Fill bellies, not bins!

On 1st April in Brussels, Feeding the 5,000 and a coalition of European partner organisations will feed 5000 people in Brussels with a free lunch made entirely from food that would have been wasted. Campaigner Tristram Stuart wonders whether Europeans are making the best use of wasted food in terms of recovering and recycling its value.

ristram Stuart is the founder of Feeding the 5,000 and author of  Waste: Uncovering the Global Food Scandal. He is a BBC Food & Farming Awards Finalist 2014 (Feeding the 5000, The Gleaning Network, The Pig Idea), and a Sophie Prize winner, 2011.

At the event in Brussels, tonnes of green beans and other produce from as far away as Kenya will be given away for free to demonstrate the injustice of wasting food on this scale and what Europeans can do to stop this.

Some of the food on offer will have come from as far away as Africa. Farmers visited by the Feeding the 5000 team in Kenya are wasting 40% of the food they grow thanks to the unfair and unnecessary trading practices of European supermarkets whom they supply. One exporter outside Nairobi visited by the team, while working in partnership with UNEP, wastes at least 20 tonnes of edible produce every day. Worst of all, waste handlers collecting the unwanted produce are made to sign a contract guaranteeing that none of the “green waste” will be used to feed people, even though most of it is perfectly fit for consumption – and meanwhile millions go hungry on the other side of the depot’s perimeter. Typically the produce is wasted either because the European retailer has cancelled a forecast demand at the last minute, or because it has failed the ultra-fussy cosmetic standards of the retailers.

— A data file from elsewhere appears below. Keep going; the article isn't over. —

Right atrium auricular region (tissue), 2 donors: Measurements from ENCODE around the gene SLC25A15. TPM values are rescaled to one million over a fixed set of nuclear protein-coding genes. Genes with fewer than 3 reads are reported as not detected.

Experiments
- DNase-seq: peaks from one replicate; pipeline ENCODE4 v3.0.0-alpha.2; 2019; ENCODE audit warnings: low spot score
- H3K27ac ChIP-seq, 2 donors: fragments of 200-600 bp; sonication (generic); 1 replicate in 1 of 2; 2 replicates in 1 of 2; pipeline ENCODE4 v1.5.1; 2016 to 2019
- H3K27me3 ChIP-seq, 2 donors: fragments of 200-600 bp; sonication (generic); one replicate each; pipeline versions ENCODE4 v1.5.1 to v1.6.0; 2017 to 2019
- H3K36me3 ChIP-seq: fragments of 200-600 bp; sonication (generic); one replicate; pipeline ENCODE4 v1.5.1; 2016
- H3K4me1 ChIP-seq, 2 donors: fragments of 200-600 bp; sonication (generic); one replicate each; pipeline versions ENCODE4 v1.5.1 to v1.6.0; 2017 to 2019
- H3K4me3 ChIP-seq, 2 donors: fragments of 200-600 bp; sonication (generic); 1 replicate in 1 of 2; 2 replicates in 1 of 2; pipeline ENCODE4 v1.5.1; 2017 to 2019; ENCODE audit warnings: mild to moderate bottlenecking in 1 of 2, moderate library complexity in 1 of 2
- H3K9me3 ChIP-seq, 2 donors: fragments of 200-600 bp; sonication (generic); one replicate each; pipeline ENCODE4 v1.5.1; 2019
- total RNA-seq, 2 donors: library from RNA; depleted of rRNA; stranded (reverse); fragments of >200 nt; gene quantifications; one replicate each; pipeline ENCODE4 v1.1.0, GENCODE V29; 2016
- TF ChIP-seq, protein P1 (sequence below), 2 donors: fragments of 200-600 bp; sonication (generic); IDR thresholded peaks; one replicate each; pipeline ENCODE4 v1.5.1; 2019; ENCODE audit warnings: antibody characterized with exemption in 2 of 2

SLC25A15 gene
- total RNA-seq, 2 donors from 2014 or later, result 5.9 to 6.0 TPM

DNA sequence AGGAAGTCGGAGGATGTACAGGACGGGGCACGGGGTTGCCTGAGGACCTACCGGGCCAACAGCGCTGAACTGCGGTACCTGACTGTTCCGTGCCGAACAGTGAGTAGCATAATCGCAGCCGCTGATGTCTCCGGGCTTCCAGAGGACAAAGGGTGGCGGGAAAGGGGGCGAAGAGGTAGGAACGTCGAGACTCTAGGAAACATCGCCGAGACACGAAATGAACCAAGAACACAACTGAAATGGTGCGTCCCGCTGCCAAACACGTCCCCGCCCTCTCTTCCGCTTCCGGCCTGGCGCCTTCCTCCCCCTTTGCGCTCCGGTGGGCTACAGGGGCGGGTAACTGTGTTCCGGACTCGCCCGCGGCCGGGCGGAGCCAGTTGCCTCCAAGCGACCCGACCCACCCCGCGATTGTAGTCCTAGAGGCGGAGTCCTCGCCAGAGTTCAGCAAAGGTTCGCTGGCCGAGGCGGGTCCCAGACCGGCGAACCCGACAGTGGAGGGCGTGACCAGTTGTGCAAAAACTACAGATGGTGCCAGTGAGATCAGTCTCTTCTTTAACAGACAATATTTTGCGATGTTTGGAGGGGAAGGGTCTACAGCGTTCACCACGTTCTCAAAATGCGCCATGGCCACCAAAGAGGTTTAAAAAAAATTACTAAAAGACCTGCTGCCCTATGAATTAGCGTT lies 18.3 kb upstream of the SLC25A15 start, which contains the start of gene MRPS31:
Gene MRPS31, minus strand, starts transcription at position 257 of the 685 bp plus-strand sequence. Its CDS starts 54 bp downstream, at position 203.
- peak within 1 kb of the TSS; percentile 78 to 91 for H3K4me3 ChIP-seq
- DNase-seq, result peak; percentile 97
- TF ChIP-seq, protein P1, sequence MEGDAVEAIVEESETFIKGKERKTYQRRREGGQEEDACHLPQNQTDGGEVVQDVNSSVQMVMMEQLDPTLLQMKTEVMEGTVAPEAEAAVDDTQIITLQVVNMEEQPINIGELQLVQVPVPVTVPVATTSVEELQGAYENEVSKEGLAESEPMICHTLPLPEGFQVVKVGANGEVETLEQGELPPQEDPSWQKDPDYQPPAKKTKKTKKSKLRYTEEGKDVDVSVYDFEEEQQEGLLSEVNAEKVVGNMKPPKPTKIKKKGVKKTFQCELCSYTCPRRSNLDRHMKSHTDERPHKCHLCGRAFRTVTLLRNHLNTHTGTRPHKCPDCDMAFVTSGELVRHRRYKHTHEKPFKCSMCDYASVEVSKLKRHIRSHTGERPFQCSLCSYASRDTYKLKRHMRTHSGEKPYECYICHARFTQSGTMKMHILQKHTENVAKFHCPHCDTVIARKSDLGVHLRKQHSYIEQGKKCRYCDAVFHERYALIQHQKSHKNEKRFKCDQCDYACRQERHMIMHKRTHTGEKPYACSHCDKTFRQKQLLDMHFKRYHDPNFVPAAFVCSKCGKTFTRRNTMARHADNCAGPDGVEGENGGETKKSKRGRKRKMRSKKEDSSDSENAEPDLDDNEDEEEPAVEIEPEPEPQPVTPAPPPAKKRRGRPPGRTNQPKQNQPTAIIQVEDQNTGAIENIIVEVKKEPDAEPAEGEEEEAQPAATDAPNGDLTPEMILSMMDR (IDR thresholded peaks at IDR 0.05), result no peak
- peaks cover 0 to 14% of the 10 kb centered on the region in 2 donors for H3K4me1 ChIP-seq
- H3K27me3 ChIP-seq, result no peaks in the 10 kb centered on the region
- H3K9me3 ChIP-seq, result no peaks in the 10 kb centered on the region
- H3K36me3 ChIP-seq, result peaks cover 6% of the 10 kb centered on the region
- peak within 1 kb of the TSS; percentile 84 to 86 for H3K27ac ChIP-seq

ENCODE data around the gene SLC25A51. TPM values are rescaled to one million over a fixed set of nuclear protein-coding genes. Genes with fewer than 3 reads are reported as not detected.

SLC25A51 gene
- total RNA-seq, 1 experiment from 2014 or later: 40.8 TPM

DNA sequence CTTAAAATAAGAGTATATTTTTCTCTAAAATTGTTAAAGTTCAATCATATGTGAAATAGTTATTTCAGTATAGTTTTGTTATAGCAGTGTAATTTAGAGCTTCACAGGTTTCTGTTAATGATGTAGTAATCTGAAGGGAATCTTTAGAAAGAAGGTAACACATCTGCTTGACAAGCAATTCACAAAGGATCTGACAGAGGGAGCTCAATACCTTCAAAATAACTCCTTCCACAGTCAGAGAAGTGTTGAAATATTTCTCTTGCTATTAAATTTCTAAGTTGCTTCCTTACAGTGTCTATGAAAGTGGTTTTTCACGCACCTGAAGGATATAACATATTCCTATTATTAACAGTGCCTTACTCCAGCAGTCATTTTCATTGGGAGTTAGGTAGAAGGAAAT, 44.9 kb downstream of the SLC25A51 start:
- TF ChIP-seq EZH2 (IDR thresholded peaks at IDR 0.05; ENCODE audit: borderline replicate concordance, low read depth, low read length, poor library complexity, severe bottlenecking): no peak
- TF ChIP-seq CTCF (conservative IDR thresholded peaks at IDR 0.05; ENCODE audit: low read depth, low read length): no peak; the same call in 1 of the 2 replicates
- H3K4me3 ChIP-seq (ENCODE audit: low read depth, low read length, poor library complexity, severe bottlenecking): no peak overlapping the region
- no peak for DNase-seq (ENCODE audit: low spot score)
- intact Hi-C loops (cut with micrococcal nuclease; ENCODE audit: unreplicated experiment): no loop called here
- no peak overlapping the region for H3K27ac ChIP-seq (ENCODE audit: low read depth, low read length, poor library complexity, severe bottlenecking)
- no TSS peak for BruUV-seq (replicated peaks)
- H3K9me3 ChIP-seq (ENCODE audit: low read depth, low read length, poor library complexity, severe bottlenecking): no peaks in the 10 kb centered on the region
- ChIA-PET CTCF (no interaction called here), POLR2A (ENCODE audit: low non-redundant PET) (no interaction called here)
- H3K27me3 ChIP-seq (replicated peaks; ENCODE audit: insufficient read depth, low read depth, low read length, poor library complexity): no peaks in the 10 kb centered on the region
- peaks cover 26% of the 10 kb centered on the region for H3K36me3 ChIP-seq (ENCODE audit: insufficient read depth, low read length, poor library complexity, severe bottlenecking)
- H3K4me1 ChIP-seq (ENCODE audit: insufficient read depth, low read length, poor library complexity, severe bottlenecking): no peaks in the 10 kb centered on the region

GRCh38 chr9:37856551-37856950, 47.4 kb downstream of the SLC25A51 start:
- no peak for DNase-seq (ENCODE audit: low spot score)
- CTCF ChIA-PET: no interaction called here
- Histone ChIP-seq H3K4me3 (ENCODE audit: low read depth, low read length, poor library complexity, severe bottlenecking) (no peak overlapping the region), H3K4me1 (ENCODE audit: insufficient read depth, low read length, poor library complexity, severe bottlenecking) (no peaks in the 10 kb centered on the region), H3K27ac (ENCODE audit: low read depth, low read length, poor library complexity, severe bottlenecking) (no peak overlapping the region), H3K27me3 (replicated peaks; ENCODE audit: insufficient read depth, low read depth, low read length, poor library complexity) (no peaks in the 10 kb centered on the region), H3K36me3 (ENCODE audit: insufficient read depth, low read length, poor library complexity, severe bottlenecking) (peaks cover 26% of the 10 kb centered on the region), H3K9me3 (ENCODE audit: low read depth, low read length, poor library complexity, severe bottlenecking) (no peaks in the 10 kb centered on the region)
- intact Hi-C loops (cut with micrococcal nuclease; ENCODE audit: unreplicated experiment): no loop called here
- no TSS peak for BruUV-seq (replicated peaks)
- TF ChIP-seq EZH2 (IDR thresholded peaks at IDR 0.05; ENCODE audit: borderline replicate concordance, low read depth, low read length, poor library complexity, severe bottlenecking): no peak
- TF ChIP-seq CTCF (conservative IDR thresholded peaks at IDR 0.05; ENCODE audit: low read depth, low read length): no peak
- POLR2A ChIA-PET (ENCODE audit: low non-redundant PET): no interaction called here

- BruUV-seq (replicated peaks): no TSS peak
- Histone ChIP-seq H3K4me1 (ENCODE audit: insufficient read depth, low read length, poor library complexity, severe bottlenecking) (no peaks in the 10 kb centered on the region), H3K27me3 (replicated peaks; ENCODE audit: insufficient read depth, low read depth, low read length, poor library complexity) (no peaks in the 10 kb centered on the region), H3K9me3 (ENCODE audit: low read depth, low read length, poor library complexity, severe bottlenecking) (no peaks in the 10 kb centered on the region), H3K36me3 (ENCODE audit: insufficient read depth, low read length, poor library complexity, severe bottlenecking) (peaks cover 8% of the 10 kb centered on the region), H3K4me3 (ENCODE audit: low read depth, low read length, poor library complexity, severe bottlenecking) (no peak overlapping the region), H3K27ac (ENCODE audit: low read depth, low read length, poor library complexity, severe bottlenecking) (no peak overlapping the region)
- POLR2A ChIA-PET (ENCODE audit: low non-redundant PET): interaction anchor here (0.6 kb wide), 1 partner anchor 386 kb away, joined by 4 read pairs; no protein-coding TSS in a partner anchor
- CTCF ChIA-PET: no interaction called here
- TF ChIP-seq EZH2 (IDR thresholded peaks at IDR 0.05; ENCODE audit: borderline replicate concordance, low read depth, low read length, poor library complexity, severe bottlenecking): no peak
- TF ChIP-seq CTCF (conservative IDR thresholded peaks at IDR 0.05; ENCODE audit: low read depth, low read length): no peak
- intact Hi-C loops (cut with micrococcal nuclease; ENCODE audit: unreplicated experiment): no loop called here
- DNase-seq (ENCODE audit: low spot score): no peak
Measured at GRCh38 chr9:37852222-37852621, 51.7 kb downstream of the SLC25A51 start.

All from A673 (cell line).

Farmers incur the cost of this waste even though it has been caused by the policies of European supermarkets. A recently passed law in the UK, the Groceries Code Adjudicator Bill, ensures that UK supermarkets abusing their power in this way can be subject to public naming and shaming and ultimately fines of up to 1% of turnover (the equivalent of up to half a billion pounds). Measures to introduce similar regulation across Europe are under way and Feeding the 5000 will indicate that this would help to reduce waste by encouraging supermarkets to make more accurate forecasts, and avoid unfair trading practices.

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